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Chukas 5778

The mystery of the red heifer[1]

וידבר יקוק אל-משה ואל אהרן לאמר: זאת חקת התורה אשר-צוה יקוק לאמר דבר אל-בני ישראל ויחקו אליך פרה אדומה תמימה וגו’‏
Hashem spoke to Moshe and Aharon, saying: “This is the decree of the Torah, that Hashem commanded to say: ‘Tell the Jewish people to take towards you a perfectly[2] red heifer’”[3]

The Torah teaches us[4] about the laws of spiritual impurity caused by contact with the dead. There is a single remedy for a person to purify themselves: the ashes of a perfectly red heifer. The Torah details its preparation, and how and when it is applied to a person. We are taught that this mitzvah is the prototypical chok, or decree, from Hashem. This category of mitzvos are those to which the underlying reasoning alludes us. What is the chok of the red heifer? All those who prepare and apply the ashes of the red heifer become spiritual impure, whereas the person who is treated with them becomes pure[5]. How could these two opposites coexist? This is something only[6] Moshe understood fully[7], until the End of Days when its secrets will be revealed to all[8]. For us now, it is viewed as a chok; something we have to accept and await the day when we will finally understand it[9]. One could ask a basic question on this idea: since the red heifer does in fact have an underlying reason, why is it eluded from us? Why reveal it only to Moshe, especially since it will eventually be explained to everyone[10]?

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Korach 5778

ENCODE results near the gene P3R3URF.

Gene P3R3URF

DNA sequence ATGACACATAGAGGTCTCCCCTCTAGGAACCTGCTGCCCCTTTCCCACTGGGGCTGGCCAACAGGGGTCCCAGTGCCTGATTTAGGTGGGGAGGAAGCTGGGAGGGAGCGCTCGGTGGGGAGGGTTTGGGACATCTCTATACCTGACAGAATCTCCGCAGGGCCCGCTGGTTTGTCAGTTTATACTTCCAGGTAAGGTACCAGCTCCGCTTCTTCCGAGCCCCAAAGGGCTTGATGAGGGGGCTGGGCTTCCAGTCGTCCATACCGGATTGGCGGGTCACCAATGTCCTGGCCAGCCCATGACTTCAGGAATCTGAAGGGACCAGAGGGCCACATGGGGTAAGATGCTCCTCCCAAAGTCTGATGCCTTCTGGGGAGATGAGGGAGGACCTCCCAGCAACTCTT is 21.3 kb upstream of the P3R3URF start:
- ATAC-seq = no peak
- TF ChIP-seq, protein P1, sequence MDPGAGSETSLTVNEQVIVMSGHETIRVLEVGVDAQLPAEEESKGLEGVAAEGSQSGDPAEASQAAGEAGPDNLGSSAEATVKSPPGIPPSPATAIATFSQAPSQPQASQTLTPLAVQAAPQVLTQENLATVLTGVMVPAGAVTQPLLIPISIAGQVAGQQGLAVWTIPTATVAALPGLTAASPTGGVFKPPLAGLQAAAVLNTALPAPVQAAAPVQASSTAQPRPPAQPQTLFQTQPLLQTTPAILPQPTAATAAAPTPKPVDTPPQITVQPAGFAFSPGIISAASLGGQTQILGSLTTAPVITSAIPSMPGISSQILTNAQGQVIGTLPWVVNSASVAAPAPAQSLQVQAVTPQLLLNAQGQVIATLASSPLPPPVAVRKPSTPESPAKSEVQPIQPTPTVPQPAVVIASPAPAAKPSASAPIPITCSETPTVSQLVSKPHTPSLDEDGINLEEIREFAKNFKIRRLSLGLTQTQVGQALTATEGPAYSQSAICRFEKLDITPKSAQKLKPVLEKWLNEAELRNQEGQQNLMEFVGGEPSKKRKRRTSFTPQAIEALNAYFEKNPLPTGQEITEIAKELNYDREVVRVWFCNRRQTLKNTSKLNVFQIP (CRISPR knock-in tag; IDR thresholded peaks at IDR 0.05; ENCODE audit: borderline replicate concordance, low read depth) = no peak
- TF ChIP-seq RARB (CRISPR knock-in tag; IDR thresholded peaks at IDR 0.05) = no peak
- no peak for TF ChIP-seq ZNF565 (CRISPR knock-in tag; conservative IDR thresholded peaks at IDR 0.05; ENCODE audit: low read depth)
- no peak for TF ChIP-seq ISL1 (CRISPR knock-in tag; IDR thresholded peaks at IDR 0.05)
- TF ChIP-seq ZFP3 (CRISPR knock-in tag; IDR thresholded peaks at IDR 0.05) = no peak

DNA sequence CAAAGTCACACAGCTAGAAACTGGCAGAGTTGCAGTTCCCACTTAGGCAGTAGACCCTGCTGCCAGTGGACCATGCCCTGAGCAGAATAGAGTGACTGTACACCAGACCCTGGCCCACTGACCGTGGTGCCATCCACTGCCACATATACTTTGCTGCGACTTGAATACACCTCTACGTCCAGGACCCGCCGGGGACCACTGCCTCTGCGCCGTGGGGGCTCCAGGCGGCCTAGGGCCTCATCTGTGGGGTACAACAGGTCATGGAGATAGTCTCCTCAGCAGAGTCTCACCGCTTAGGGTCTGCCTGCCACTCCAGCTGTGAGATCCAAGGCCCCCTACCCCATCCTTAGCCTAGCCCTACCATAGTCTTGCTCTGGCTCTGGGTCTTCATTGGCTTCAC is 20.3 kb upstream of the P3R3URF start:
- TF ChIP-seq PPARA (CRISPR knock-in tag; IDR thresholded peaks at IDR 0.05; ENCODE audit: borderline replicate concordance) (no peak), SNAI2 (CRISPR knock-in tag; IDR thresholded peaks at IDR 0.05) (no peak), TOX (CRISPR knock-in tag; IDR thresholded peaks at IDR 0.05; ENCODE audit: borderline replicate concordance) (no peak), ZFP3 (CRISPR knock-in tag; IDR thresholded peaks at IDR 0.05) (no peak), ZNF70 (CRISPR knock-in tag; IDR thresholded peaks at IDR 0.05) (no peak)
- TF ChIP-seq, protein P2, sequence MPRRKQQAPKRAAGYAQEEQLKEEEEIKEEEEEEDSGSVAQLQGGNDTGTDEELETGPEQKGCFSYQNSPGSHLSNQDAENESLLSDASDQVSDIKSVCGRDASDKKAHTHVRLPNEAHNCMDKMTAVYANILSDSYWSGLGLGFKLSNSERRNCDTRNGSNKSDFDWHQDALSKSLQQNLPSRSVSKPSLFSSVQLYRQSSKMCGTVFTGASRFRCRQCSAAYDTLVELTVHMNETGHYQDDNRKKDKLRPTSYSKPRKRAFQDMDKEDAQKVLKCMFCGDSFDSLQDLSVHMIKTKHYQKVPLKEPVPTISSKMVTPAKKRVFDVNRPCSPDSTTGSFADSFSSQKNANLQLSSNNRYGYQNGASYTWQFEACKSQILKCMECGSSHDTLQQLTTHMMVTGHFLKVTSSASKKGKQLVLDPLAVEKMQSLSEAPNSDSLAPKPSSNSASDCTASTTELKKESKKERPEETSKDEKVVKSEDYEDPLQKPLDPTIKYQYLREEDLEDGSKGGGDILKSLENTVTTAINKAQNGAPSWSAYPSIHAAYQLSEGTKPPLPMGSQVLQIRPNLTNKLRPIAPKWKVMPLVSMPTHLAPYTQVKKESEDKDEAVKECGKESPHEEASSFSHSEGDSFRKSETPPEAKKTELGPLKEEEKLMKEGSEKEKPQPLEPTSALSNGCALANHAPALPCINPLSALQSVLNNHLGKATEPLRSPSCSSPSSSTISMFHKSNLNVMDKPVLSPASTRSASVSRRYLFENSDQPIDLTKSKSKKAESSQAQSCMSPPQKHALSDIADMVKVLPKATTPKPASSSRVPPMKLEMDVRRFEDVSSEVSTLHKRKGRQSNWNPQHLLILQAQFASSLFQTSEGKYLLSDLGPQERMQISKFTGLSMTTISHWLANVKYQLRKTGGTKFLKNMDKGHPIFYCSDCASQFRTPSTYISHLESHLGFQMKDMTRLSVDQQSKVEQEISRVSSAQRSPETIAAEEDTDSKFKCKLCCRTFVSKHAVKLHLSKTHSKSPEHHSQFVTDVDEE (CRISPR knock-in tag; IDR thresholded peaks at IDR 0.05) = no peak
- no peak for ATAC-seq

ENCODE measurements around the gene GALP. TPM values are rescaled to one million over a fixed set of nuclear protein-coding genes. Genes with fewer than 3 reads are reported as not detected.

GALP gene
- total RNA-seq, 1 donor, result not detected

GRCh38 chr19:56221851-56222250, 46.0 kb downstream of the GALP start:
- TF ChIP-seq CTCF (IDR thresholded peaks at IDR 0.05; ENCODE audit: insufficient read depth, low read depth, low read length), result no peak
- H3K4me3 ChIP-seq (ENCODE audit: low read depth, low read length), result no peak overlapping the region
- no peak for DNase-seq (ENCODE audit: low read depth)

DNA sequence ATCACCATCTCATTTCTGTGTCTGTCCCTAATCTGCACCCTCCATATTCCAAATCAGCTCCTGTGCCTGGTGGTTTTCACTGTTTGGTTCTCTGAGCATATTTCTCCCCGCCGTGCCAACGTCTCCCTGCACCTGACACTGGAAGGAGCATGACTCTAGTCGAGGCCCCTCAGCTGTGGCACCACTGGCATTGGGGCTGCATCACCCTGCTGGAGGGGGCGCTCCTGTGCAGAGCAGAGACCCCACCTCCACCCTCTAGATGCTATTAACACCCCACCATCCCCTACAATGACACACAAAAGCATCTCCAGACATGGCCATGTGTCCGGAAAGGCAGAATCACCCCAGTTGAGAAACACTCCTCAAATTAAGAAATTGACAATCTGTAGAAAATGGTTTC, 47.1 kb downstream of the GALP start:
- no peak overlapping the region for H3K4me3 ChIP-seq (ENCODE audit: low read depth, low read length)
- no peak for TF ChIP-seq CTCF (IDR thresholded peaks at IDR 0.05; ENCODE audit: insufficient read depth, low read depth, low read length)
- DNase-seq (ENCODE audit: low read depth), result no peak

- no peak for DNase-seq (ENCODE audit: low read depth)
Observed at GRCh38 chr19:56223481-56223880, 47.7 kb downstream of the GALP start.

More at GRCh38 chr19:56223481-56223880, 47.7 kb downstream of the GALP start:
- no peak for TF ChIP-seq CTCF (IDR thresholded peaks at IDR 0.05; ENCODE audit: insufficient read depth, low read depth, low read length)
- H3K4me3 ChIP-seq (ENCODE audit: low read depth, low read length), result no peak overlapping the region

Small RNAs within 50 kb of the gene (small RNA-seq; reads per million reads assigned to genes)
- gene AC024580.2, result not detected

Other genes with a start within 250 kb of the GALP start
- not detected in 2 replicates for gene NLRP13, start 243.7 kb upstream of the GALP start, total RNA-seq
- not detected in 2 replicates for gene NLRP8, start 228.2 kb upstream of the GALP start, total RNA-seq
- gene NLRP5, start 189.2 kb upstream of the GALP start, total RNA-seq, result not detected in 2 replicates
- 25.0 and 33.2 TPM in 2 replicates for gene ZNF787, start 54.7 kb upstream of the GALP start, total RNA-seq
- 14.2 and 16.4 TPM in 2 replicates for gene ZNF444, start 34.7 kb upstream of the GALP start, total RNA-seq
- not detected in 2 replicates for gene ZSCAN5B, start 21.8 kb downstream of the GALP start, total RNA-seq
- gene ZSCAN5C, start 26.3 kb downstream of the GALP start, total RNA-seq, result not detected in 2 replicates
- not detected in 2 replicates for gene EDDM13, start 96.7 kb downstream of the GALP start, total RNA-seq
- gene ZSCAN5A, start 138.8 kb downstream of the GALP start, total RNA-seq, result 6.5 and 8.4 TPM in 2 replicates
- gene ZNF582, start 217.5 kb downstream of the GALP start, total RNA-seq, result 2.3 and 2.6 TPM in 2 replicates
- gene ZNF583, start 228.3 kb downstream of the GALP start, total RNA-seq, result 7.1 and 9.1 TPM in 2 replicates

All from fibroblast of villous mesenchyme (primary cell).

Faulty logic and string theory[1]

ויקח קרח וגו’ ודתן ואבירם וגו’ ואון וגו’ ויקמו לפני משה ואנשים מבני-ישראל חמשים ומאתים וגו’‏
Korach took [his tallis][2] …and Dasan and Aviram…and Ohn…they and two-hundred and fifty men from the Jewish people confronted Moshe…[3]

This week’s parsha details the rebellion of Korach. He challenged the leadership of Moshe and Aharon, convincing a group of the greatest sages of Israel to join his cause. To kick off his rebellion, he took a tallis which was entirely dyed techeiles[4], a blueish color. He had two-hundred and fifty of his men wear[5] a similar garment in front of Moshe[6]. Since a tallis with tzitzis requires some of its strings to be dyed techeiles[7], Korach asked Moshe: “This tallis, whose material is entirely colored techeiles, do some of its strings need to be dyed techeiles as well”? Moshe responded: “They do”. Korach rejected this ruling, and argued that if just some strings of techeiles fulfill the requirement, having the entire garment be techeiles should be more than sufficient[8]. How did Korach think Moshe would respond? If Korach felt that the tallis was exempt from techeiles strings, maybe Moshe would agree, and there would be no conflict. And if despite the argument to exempt, Korach had some counterargument, maybe Moshe would provide the same one[9]. As well, why did Korach specifically pick this topic to start his rebellion?

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Vayeitzei 5778

The Torah is not in Heaven[1]

ויעש יעקב כן וימלא שבע זאת ויתן-לו את-רחל בתו לו לאשה
Yaakov [celebrated his marriage to Leah][2]. [When] the week was complete [Lavan] gave his daughter Rachel to [Yaakov] to be his wife[3]

After working seven years for Lavan for the right to marry his daughter Rachel, Yaakov was tricked. He thought he was being given Rachel as a bride, but after all was said and done he realized he had married Leah[4], Rachel’s sister. Lavan tried to justify his treachery, and concluded that Yaakov could marry Rachel as well once the week of celebrations ended. Yaakov did so, and thus was married to both sisters. Many authorities assume the Avos, the patriarchs, kept the entirety of the Torah before it was given[5]. This is based on various allusions to such an idea[6]. However, many struggle[7] to reconcile this with the fact that the Torah explicitly prohibits[8] a man from marrying two sisters. How then could Yaakov marry two sisters, which the Torah explains usually leads to strife?